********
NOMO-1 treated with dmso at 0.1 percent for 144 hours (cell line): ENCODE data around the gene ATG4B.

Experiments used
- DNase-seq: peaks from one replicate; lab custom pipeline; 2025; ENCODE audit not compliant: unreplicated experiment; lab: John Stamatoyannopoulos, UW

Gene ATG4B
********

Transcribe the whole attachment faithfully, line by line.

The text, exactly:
NOMO-1 treated with dmso at 0.1 percent for 144 hours (cell line): ENCODE data around the gene ATG4B.

Experiments used
- DNase-seq: peaks from one replicate; lab custom pipeline; 2025; ENCODE audit not compliant: unreplicated experiment; lab: John Stamatoyannopoulos, UW

Gene ATG4B